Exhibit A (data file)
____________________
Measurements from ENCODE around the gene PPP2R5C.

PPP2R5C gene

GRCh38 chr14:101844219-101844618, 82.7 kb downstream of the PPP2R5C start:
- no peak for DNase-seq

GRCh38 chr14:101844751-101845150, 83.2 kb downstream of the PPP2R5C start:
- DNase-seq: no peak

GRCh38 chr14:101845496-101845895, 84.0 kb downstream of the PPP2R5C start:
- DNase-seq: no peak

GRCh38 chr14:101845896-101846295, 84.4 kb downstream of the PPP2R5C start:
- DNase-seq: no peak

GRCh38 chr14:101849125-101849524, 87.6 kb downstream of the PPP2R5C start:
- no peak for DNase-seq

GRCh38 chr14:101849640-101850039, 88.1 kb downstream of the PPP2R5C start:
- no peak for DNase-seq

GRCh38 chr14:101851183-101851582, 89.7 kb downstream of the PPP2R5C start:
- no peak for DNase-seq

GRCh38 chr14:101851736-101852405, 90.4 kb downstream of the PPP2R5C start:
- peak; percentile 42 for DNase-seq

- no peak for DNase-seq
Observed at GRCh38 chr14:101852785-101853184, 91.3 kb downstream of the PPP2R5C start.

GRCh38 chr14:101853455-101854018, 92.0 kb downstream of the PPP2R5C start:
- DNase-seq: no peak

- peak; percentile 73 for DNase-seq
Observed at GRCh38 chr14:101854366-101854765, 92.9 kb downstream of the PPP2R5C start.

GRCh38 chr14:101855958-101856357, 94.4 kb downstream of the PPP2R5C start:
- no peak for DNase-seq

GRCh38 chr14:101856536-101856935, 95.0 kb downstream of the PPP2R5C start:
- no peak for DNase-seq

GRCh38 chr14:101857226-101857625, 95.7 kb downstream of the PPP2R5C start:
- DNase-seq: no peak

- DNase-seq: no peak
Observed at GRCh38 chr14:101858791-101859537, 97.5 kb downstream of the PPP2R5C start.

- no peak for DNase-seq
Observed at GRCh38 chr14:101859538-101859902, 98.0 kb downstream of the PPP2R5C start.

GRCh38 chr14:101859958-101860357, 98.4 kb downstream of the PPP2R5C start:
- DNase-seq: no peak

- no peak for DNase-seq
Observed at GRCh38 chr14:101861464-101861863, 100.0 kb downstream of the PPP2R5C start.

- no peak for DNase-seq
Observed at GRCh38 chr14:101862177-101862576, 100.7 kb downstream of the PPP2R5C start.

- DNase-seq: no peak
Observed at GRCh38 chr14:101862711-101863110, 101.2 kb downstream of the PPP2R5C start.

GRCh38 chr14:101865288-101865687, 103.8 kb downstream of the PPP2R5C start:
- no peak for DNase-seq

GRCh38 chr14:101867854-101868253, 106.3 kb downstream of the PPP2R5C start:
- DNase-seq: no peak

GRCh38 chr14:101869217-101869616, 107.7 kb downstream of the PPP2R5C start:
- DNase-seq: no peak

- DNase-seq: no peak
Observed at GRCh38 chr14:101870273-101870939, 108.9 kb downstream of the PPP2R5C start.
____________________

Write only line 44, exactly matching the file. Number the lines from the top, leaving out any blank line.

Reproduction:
- no peak for DNase-seq